New pathway discovered for RNA degradation

RNA, an essential biomolecule for life, has been used in environmental applications including monitoring microbial communities, developing pesticides and quantifying the abundance of pathogenic viruses, such as SARS-CoV-2, in water and wastewater systems. Understanding how quickly RNA breaks down in given conditions is critical to harnessing the molecule in these and other emerging technologies.

According to a new study by researchers working with Kimberly Parker, an assistant professor of energy, environmental and chemical engineering at the McKelvey School of Engineering at Washington University in St. Louis, RNA can undergo rapid hydrolysis when adsorbed into iron oxide minerals. The collaboration includes Jeffrey G. Catalano in the Department of Earth and Planetary Sciences in Arts & Sciences. The results were published May 22 in Environmental Science & Technology.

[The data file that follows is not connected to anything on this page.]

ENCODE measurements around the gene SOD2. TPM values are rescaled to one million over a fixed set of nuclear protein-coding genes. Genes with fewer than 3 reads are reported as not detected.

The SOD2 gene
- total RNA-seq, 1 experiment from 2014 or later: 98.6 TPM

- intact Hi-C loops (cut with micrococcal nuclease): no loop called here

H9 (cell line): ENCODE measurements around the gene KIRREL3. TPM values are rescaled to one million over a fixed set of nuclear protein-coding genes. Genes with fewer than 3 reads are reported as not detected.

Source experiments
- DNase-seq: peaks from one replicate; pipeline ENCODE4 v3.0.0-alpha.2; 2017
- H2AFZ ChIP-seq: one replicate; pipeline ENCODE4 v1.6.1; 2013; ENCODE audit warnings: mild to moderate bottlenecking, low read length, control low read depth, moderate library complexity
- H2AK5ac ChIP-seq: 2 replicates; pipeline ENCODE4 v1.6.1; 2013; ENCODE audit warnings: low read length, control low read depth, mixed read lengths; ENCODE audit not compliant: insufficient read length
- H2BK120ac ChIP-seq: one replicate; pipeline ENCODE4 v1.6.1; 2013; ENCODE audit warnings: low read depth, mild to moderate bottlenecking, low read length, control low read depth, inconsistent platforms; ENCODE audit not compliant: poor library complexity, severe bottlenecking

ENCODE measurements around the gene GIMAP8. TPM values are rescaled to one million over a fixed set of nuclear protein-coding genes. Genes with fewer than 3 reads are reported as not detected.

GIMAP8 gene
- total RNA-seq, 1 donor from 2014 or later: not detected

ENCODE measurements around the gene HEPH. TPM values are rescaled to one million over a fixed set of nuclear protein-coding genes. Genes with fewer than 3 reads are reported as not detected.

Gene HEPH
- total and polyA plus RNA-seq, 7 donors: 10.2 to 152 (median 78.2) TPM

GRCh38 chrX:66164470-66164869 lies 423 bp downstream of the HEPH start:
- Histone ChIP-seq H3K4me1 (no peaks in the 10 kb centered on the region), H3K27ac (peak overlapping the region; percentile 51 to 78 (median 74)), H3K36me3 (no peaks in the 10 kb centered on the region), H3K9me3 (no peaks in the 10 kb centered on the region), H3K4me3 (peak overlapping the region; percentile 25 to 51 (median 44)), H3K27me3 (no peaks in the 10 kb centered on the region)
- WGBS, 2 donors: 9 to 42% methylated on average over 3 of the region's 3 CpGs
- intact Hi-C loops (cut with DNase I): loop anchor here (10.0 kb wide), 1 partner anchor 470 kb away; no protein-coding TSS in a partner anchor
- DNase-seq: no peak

Read more on the McKelvey School of Engineering website.

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